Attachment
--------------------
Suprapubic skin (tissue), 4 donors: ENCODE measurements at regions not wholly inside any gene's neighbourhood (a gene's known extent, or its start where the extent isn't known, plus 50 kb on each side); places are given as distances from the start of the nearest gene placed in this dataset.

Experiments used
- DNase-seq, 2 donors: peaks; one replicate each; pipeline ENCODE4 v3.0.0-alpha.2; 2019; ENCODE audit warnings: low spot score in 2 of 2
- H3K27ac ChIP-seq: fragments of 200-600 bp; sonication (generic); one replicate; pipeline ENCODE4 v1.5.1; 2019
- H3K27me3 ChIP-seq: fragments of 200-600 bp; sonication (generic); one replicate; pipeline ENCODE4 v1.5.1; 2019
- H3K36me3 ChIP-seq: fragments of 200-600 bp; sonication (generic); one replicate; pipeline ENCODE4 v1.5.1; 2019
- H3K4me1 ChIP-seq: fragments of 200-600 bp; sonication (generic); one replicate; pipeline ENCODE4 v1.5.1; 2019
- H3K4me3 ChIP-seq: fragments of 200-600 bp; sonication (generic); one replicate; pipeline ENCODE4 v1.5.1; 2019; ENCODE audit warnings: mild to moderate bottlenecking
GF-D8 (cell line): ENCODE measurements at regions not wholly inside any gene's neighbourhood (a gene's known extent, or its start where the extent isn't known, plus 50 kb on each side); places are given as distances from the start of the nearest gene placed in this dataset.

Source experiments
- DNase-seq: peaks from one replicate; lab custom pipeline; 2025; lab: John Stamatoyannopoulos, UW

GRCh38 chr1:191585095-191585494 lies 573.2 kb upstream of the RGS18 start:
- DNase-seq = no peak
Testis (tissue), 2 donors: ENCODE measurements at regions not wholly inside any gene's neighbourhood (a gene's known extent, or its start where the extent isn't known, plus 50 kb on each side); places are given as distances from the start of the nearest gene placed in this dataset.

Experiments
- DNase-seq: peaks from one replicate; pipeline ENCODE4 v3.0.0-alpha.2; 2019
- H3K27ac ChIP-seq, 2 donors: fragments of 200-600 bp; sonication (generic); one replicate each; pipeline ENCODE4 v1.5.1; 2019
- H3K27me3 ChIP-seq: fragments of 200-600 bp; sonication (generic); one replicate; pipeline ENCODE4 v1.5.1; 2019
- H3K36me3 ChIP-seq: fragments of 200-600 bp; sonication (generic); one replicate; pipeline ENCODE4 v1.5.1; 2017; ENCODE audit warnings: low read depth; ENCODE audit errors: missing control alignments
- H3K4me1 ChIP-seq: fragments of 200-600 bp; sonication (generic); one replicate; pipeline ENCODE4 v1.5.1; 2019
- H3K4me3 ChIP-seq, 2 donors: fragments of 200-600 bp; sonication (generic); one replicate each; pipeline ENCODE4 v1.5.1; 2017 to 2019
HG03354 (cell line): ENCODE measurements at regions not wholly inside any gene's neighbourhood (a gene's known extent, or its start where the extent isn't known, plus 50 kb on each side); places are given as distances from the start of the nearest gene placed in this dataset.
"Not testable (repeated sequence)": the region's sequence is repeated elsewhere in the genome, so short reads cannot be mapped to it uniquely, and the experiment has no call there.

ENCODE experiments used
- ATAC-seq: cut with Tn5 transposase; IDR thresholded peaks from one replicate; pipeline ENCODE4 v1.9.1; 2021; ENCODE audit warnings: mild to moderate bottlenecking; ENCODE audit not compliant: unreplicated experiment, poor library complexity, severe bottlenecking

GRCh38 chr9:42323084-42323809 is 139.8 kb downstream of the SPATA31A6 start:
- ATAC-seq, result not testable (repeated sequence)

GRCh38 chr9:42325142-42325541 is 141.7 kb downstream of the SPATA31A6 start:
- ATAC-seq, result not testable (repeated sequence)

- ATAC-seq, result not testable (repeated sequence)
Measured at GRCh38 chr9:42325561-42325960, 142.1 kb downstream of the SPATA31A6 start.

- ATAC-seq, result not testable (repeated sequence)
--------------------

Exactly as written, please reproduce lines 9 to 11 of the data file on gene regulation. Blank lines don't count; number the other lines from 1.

GF-D8 (cell line): ENCODE measurements at regions not wholly inside any gene's neighbourhood (a gene's known extent, or its start where the extent isn't known, plus 50 kb on each side); places are given as distances from the start of the nearest gene placed in this dataset.

Source experiments
- DNase-seq: peaks from one replicate; lab custom pipeline; 2025; lab: John Stamatoyannopoulos, UW